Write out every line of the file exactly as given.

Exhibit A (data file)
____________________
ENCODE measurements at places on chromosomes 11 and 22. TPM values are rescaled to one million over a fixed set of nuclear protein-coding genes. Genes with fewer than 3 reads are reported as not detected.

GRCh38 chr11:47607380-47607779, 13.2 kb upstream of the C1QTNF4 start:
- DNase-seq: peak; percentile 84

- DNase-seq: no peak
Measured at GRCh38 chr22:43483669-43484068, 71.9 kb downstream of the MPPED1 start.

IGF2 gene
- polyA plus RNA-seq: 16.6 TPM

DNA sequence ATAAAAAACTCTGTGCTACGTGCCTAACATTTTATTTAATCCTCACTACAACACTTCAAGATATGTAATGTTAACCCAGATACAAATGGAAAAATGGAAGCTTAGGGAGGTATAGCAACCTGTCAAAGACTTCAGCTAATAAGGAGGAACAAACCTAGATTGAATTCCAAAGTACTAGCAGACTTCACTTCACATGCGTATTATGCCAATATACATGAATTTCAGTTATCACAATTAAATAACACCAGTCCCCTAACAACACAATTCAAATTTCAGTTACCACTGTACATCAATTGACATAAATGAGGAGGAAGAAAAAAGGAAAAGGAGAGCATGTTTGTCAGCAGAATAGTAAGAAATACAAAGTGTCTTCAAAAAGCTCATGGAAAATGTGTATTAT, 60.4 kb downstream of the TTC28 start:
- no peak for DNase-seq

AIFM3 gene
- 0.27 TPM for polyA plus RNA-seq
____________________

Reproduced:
ENCODE measurements at places on chromosomes 11 and 22. TPM values are rescaled to one million over a fixed set of nuclear protein-coding genes. Genes with fewer than 3 reads are reported as not detected.

GRCh38 chr11:47607380-47607779, 13.2 kb upstream of the C1QTNF4 start:
- DNase-seq: peak; percentile 84

- DNase-seq: no peak
Measured at GRCh38 chr22:43483669-43484068, 71.9 kb downstream of the MPPED1 start.

IGF2 gene
- polyA plus RNA-seq: 16.6 TPM

DNA sequence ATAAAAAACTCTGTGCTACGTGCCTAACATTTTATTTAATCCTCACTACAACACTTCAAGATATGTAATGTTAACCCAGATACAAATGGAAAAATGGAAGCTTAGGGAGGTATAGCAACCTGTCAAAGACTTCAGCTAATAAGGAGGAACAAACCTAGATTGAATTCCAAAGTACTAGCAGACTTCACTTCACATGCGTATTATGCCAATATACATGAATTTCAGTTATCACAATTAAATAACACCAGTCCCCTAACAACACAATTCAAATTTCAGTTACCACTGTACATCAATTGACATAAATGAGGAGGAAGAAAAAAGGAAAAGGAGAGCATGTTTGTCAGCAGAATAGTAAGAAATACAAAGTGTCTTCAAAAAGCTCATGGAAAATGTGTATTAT, 60.4 kb downstream of the TTC28 start:
- no peak for DNase-seq

AIFM3 gene
- 0.27 TPM for polyA plus RNA-seq